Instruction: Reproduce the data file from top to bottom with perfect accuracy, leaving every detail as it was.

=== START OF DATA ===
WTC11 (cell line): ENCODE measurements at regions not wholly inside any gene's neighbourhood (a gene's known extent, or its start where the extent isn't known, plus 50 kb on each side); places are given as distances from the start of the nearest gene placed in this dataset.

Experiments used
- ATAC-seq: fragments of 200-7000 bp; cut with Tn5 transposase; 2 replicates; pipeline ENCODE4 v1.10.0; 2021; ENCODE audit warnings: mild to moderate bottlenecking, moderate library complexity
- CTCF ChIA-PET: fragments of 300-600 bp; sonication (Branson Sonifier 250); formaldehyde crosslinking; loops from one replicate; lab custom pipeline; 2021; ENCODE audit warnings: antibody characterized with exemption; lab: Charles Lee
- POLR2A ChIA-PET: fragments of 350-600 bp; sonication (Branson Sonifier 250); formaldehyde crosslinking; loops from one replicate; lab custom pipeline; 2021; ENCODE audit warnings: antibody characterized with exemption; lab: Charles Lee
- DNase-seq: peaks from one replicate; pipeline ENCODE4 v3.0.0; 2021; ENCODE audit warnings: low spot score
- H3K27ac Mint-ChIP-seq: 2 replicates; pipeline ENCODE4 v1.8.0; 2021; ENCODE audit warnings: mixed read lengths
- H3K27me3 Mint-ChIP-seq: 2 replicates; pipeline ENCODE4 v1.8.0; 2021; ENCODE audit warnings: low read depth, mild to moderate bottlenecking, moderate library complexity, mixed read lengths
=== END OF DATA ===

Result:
WTC11 (cell line): ENCODE measurements at regions not wholly inside any gene's neighbourhood (a gene's known extent, or its start where the extent isn't known, plus 50 kb on each side); places are given as distances from the start of the nearest gene placed in this dataset.

Experiments used
- ATAC-seq: fragments of 200-7000 bp; cut with Tn5 transposase; 2 replicates; pipeline ENCODE4 v1.10.0; 2021; ENCODE audit warnings: mild to moderate bottlenecking, moderate library complexity
- CTCF ChIA-PET: fragments of 300-600 bp; sonication (Branson Sonifier 250); formaldehyde crosslinking; loops from one replicate; lab custom pipeline; 2021; ENCODE audit warnings: antibody characterized with exemption; lab: Charles Lee
- POLR2A ChIA-PET: fragments of 350-600 bp; sonication (Branson Sonifier 250); formaldehyde crosslinking; loops from one replicate; lab custom pipeline; 2021; ENCODE audit warnings: antibody characterized with exemption; lab: Charles Lee
- DNase-seq: peaks from one replicate; pipeline ENCODE4 v3.0.0; 2021; ENCODE audit warnings: low spot score
- H3K27ac Mint-ChIP-seq: 2 replicates; pipeline ENCODE4 v1.8.0; 2021; ENCODE audit warnings: mixed read lengths
- H3K27me3 Mint-ChIP-seq: 2 replicates; pipeline ENCODE4 v1.8.0; 2021; ENCODE audit warnings: low read depth, mild to moderate bottlenecking, moderate library complexity, mixed read lengths